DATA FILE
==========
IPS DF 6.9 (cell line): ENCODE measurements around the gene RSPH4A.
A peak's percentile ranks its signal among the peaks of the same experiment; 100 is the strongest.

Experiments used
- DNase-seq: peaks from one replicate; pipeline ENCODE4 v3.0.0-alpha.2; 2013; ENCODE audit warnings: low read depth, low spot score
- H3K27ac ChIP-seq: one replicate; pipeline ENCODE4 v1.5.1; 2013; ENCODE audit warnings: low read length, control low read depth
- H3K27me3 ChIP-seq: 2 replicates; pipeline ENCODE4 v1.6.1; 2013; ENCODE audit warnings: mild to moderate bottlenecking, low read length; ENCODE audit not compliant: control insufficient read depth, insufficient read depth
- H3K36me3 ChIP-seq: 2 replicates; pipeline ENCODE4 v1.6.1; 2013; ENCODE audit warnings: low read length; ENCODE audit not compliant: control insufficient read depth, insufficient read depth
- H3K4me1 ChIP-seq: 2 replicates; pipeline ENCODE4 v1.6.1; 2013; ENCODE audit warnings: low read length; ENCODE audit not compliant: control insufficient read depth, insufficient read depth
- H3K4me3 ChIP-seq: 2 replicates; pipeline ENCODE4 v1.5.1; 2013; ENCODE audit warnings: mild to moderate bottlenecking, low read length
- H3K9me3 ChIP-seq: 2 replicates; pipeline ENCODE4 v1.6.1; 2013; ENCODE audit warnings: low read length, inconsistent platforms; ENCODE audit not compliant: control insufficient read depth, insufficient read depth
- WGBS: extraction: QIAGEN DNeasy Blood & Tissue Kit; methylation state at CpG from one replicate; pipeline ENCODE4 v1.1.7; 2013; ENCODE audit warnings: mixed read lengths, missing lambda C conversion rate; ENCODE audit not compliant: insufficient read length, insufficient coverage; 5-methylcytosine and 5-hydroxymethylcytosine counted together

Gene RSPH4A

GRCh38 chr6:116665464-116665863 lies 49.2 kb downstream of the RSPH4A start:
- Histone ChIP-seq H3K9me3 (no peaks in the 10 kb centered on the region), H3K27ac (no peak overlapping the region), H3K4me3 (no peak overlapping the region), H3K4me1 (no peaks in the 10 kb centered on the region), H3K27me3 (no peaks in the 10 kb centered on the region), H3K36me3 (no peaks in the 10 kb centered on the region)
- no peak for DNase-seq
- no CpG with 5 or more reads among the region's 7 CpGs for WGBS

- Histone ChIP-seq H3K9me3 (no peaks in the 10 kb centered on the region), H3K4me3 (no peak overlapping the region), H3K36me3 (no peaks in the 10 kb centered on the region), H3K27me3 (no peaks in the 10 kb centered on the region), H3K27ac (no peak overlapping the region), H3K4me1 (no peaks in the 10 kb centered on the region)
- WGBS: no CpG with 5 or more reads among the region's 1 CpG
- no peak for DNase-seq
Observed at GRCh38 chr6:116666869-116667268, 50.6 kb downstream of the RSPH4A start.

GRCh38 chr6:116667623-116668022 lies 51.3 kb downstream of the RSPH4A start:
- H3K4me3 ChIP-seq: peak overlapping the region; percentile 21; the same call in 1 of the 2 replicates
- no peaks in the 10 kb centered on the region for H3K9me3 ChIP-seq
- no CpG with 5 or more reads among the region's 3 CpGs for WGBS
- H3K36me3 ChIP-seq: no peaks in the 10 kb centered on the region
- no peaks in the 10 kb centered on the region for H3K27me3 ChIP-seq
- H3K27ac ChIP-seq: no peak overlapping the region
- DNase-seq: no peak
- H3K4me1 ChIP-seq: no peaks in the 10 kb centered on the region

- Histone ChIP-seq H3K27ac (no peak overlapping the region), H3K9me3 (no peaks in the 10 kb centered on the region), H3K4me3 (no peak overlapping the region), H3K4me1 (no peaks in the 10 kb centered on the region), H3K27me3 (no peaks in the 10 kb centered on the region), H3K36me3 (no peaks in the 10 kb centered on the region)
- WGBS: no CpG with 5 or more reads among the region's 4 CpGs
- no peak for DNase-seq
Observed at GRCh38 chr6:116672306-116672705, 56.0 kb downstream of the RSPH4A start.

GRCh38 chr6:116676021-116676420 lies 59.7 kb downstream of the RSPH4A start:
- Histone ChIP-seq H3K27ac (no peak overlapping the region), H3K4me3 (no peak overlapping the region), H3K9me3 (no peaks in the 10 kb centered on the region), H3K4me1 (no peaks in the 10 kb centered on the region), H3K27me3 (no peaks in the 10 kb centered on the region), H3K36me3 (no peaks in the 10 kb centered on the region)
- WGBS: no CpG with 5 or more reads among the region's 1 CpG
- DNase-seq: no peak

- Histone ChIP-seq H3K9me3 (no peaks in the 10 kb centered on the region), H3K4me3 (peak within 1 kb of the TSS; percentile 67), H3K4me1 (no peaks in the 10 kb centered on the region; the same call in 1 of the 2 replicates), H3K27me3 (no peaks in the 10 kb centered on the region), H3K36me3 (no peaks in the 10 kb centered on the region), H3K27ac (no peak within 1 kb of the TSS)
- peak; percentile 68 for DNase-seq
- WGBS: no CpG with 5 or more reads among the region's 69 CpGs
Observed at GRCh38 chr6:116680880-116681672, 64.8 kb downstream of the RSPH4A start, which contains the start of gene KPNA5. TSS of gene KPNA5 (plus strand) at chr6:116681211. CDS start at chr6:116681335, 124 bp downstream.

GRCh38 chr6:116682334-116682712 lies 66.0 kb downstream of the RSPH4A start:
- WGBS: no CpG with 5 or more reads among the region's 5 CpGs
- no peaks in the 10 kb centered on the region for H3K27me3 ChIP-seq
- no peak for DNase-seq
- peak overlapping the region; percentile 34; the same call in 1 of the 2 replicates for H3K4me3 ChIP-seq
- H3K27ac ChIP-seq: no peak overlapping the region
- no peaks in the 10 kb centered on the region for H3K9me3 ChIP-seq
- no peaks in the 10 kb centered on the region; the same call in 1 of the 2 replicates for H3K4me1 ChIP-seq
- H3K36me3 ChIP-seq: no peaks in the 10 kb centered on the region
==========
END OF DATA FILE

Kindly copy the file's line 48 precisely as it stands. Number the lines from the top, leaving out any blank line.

- no peaks in the 10 kb centered on the region for H3K9me3 ChIP-seq